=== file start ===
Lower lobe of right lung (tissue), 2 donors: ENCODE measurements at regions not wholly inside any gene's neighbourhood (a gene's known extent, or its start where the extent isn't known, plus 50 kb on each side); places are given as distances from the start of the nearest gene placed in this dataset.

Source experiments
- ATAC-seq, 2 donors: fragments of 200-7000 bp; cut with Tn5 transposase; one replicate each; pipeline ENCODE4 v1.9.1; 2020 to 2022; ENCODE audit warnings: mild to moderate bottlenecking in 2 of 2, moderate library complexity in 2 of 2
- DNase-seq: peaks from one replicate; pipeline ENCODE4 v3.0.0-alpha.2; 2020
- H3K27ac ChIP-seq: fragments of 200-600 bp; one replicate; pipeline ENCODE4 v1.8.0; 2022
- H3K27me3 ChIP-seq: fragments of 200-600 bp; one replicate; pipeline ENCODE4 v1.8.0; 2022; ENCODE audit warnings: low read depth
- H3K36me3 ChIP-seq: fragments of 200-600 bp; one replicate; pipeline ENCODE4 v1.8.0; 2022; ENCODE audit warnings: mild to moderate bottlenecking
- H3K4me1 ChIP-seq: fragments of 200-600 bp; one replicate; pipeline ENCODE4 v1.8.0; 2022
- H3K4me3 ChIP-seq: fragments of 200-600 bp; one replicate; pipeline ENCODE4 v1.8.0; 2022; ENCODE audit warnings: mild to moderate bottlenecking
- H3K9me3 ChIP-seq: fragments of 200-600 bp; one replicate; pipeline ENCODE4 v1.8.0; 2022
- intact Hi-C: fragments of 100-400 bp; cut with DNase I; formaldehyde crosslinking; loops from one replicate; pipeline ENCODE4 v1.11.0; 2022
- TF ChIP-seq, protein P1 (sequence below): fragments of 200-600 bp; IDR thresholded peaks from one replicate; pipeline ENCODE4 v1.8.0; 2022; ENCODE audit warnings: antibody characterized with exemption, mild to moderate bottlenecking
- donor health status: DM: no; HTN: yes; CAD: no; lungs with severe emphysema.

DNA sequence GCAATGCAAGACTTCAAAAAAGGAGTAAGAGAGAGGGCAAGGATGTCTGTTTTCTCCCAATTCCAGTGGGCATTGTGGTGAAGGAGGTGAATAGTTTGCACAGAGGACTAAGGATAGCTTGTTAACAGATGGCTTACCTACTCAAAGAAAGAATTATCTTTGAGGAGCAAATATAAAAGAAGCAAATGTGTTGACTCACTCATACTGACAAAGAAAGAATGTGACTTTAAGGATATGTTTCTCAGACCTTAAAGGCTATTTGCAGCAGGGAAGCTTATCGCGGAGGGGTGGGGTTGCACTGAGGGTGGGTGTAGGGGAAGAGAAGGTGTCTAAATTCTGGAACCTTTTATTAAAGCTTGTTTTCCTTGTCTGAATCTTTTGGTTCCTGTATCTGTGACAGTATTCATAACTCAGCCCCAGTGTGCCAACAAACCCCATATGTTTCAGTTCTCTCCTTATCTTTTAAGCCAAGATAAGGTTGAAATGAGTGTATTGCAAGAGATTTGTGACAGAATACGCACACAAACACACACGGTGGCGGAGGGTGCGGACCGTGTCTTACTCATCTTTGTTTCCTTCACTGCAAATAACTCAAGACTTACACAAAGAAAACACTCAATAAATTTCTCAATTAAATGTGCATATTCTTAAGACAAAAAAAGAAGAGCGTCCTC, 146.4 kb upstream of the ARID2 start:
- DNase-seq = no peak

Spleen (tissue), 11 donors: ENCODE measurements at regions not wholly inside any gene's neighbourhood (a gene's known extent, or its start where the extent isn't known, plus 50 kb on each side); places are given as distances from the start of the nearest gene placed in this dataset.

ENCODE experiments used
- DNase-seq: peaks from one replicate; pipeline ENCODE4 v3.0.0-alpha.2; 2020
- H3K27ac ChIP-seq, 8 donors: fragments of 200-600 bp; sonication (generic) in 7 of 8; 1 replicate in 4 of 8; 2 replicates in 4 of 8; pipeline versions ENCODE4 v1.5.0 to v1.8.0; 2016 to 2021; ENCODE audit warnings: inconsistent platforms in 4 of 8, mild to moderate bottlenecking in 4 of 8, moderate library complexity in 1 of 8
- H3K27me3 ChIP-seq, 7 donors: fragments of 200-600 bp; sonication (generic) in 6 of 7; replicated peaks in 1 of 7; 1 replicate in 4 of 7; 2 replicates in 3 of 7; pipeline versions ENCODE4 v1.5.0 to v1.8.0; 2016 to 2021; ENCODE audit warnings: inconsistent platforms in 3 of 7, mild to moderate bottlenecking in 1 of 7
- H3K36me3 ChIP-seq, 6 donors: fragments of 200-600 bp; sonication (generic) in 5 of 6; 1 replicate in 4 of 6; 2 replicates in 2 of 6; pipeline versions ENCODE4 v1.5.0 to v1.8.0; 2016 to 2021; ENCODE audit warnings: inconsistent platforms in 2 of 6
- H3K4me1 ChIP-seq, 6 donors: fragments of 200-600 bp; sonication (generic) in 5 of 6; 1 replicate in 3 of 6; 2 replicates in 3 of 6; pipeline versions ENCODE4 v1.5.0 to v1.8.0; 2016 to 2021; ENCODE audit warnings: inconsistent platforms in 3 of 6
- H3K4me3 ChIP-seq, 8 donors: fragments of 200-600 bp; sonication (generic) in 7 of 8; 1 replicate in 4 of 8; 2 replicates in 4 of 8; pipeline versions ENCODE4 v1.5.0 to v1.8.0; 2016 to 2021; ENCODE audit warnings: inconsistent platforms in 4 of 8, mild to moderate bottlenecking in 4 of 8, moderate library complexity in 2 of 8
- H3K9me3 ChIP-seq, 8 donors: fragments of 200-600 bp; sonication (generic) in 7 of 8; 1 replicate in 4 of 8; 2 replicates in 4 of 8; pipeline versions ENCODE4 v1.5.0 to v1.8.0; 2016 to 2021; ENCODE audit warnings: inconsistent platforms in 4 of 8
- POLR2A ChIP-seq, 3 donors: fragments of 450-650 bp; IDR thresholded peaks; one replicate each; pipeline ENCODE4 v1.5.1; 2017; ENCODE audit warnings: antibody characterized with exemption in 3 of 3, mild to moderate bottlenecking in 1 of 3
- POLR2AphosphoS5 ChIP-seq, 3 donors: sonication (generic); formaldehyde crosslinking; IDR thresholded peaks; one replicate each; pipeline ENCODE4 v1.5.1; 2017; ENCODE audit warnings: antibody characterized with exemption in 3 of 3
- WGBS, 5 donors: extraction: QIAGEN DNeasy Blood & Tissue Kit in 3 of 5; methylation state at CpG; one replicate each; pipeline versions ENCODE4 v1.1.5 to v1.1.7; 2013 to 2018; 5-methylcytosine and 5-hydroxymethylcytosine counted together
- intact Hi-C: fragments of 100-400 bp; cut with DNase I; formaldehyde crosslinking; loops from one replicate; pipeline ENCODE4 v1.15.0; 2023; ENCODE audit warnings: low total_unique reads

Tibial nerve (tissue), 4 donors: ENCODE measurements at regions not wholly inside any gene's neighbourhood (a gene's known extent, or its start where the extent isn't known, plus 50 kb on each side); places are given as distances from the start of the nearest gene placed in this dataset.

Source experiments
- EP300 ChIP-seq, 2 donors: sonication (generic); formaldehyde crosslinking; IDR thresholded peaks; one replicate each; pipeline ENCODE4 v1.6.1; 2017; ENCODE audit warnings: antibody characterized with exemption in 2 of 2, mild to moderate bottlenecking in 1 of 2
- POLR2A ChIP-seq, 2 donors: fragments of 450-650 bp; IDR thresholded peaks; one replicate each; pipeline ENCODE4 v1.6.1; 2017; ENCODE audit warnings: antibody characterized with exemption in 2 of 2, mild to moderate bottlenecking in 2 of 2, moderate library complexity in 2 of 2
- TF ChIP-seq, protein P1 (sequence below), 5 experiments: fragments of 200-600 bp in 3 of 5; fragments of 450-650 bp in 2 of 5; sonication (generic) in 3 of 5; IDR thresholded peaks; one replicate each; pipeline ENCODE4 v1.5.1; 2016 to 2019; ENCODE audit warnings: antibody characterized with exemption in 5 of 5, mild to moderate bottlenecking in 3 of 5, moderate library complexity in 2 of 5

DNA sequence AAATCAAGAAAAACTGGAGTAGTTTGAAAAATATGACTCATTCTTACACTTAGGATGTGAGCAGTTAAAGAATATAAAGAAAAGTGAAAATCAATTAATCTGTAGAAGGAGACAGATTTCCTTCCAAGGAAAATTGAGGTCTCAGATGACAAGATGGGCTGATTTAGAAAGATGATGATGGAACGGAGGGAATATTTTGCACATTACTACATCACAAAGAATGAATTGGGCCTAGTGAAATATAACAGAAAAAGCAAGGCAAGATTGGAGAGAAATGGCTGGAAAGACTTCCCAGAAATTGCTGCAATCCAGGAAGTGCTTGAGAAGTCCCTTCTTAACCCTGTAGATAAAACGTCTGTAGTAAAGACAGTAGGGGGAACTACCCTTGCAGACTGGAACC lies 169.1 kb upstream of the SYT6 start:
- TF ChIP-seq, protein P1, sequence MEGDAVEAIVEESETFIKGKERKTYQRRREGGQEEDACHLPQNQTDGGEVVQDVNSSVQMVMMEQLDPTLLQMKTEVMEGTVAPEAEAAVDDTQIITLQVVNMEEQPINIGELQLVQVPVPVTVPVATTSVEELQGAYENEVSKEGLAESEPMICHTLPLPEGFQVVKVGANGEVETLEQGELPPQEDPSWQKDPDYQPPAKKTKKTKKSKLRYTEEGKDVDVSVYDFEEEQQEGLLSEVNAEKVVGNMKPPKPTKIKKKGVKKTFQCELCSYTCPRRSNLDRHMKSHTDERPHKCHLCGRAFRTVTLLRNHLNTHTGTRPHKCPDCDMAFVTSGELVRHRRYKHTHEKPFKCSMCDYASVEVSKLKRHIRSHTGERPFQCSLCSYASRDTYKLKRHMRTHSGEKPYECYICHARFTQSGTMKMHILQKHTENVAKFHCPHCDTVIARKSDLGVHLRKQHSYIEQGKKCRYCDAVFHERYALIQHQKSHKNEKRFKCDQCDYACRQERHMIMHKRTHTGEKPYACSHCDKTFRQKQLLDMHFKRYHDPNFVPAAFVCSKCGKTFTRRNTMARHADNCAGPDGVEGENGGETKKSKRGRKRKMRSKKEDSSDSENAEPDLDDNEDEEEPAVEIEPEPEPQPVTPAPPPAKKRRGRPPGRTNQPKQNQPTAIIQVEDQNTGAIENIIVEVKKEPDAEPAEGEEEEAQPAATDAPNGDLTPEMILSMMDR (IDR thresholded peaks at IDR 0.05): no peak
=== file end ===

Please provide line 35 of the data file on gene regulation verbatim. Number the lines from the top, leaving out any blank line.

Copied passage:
- TF ChIP-seq, protein P1, sequence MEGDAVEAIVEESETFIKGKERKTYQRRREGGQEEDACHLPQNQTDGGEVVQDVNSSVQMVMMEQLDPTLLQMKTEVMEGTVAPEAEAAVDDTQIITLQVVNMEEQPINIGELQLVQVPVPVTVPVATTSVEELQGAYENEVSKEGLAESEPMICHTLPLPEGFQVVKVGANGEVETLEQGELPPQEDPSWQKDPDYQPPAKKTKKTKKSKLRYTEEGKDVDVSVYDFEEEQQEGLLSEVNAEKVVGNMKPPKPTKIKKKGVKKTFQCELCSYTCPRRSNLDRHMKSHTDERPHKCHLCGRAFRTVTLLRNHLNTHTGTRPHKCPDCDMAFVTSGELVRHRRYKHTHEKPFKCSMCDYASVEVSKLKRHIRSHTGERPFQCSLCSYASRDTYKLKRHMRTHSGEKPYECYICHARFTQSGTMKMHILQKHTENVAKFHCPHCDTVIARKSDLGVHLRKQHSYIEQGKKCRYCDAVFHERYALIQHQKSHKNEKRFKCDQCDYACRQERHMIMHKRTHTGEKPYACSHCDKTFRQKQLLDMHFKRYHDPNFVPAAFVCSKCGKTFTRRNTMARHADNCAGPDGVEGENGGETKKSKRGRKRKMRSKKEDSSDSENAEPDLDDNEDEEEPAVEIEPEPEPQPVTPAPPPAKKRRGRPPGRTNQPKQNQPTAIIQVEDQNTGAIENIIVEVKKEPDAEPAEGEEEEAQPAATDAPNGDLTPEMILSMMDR (IDR thresholded peaks at IDR 0.05): no peak